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Vietnamese Art: Uncovering The Passion Beneath

It's not been long since Vietnamese art established its ground in the past century. With the Ecole De Beaux Arts opening its doors to local students some 70 years back, began the slow diffusion of Vietnamese art into the local scenario. However, the cultural inception of Vietnamese art goes back much further. When the first lessons in line drawing, anatomy, and landscape painting were offered in the first half of the 20th century, art students began to make use of the rich cultural and religious background to bring new flavor to their work. Village huts, farmers, and daily life formed the themes of the paintings. The tradition of lacquer and silk paintings had already begun very early and were used in temple decorations. The French colonial period saw a rise in the number of students taking to painting. These upcoming artists possessed sufficient skill but lacked the means to display them to perfection. However, the scenario has undergone a sea change today with modern artists executing their abilities combining traditional and innovative styles.

Art connoisseurs outside Vietnam often point out some striking resemblance of Vietnamese painting to European painting. But it would be absolutely wrong to assume that Vietnamese art is a mere replica of its European counterpart. An important justification of this is the desire of Vietnam artists to make them acceptable throughout the world. The resemblance to European painting is often deliberate, expressing their wish to be treated seriously by art lovers worldwide. Most Vietnam artists borrow Western art techniques, but the content always pertains to the intricacies and complexities of past Vietnamese cultural life. The Vietnam artists too, like others, are moved by their surroundings and have opted for a sensitive medium to put their identities into canvas using colors and poetic imagery.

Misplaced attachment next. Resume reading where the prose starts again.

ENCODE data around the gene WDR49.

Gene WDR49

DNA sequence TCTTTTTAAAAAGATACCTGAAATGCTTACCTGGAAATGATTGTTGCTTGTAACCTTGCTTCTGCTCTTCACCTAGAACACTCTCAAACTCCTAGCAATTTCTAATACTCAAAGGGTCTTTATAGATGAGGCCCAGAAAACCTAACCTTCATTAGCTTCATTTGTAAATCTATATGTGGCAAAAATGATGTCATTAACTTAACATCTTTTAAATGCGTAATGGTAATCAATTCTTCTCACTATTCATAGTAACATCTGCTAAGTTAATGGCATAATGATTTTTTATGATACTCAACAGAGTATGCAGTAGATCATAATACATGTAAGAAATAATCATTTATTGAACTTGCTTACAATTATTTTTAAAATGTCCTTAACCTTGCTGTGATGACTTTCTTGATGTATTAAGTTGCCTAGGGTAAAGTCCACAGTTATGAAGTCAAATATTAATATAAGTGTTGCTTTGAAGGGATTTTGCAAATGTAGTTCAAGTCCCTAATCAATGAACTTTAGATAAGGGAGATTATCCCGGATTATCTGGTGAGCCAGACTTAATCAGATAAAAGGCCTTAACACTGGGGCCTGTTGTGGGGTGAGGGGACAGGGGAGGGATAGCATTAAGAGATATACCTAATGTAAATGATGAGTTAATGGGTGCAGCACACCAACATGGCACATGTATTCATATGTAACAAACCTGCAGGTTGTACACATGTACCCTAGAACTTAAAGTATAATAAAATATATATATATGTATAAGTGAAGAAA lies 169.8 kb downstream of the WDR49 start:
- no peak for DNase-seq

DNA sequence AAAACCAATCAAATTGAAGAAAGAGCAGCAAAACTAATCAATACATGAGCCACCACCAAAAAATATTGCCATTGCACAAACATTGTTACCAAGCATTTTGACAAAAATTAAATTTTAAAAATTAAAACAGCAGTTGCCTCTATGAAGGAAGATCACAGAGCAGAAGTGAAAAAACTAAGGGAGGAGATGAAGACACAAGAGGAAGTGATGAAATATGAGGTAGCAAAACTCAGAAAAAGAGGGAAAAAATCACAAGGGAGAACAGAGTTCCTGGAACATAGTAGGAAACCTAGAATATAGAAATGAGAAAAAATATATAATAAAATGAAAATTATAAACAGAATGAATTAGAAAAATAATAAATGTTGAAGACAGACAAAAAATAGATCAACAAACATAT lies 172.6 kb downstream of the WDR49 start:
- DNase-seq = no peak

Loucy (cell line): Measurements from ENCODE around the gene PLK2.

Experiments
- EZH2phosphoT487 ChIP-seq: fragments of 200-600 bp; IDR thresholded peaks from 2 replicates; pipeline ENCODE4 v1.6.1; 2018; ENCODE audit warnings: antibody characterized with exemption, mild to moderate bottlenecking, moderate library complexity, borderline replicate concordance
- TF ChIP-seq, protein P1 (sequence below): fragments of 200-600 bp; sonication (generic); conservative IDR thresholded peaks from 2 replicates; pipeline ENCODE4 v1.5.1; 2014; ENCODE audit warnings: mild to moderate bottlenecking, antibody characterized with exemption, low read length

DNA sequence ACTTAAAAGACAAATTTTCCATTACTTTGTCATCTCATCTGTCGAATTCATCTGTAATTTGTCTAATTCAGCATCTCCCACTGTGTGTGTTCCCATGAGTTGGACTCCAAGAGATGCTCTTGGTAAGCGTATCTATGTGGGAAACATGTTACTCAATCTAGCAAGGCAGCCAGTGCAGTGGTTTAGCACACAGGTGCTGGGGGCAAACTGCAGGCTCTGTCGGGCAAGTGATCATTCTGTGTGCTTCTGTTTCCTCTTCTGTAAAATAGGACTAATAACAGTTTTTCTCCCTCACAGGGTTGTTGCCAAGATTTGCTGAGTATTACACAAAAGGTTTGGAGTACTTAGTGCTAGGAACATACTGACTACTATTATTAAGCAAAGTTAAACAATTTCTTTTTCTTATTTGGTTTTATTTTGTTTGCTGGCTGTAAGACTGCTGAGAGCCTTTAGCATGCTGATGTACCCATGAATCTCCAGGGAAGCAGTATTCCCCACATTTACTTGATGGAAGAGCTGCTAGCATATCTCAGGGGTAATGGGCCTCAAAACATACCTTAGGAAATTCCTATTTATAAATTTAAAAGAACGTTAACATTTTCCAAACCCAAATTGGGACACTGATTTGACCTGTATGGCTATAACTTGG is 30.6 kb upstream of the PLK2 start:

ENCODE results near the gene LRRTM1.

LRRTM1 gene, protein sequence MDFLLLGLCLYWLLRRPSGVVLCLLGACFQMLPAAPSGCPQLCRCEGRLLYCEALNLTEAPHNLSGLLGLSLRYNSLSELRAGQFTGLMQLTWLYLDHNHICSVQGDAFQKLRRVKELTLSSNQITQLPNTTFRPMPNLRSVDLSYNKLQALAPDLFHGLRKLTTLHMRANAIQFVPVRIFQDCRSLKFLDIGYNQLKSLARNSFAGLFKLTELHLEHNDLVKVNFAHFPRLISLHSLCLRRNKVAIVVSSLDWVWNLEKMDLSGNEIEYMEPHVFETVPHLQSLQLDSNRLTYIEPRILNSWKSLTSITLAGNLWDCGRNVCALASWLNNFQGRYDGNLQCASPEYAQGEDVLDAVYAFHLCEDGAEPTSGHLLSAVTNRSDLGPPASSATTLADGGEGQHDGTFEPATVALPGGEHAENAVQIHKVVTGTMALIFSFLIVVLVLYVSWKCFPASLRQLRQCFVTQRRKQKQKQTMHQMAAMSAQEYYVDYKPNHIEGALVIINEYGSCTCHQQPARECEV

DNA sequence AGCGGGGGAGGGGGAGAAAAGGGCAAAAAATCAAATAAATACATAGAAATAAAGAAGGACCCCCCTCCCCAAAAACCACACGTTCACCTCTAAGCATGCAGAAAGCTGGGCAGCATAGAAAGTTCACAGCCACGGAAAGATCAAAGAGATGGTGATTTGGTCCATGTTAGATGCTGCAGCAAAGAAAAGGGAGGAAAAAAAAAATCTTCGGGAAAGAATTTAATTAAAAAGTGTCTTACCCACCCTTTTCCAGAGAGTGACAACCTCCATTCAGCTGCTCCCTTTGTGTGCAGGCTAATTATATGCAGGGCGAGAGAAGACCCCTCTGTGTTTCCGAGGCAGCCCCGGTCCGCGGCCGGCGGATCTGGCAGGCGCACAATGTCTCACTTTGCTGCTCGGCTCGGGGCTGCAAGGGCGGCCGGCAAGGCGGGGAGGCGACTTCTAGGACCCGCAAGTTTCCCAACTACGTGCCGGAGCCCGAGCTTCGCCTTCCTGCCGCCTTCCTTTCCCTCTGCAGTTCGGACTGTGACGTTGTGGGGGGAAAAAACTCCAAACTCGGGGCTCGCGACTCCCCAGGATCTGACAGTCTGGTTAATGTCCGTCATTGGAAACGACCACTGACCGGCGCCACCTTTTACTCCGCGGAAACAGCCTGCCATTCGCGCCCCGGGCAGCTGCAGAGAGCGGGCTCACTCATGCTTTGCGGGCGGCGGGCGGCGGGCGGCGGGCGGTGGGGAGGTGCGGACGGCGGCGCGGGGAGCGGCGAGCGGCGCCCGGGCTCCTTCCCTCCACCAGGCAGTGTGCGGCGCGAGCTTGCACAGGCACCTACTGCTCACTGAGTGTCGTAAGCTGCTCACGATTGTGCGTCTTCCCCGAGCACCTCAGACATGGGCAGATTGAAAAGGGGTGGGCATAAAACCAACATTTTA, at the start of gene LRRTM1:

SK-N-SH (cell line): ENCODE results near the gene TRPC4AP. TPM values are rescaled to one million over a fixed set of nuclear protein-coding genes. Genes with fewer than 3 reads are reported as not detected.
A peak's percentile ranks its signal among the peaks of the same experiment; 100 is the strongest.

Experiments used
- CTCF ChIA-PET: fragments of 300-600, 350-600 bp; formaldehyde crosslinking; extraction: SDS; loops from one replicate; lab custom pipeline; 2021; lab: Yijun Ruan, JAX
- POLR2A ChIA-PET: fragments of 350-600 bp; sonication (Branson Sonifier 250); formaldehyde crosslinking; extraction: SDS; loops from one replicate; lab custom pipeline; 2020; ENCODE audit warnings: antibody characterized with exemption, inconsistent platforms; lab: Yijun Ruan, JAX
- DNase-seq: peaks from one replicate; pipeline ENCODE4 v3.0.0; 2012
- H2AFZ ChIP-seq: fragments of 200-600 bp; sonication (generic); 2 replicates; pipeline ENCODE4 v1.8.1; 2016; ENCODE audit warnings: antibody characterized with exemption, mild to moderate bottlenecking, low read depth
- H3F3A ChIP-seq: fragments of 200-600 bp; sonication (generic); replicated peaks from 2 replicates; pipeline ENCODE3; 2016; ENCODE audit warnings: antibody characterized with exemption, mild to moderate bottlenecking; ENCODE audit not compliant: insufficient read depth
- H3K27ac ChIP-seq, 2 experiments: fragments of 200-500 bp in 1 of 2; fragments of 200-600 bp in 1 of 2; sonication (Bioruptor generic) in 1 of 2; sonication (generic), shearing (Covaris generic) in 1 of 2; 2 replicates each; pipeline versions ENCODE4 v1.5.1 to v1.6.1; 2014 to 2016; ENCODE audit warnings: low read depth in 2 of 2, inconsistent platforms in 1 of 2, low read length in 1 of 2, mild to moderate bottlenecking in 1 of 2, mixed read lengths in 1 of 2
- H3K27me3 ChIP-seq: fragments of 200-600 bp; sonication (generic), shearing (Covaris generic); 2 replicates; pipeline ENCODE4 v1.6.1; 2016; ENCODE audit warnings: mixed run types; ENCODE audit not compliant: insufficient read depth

Generations of Vietnam artists have executed their work brilliantly. No two artists display similar characteristics. Rather, each one has his unique style. Among the artists of the older generation, Bui Xuan Phai earned a name for having traded paintings for food during the period of serious economic hardship. The younger generation of artists aims to make a mark for themselves in the widening intellectual and business arena. This generation of young artists also reflects to move away from the past and create an indelible mark on the future. Use of motifs, symbols, emblems form the chief weapons by which these artists try to convey the multiple emotions and feelings.

For long, Vietnam artists lacked the opportunities to exhibit their skill in other parts of the world. Their imagination, however, did not wane away. Rather, it gave way to fresher ideas leading to experimentation. Vietnamese fine art has thus new dimension and is being widely acclaimed by art connoisseurs worldwide.

Submitted by:

Suzanne Macguire

Suzanne Macguire is an Internet marketing professional with expertise in content development and technical writing in a variety of industries.



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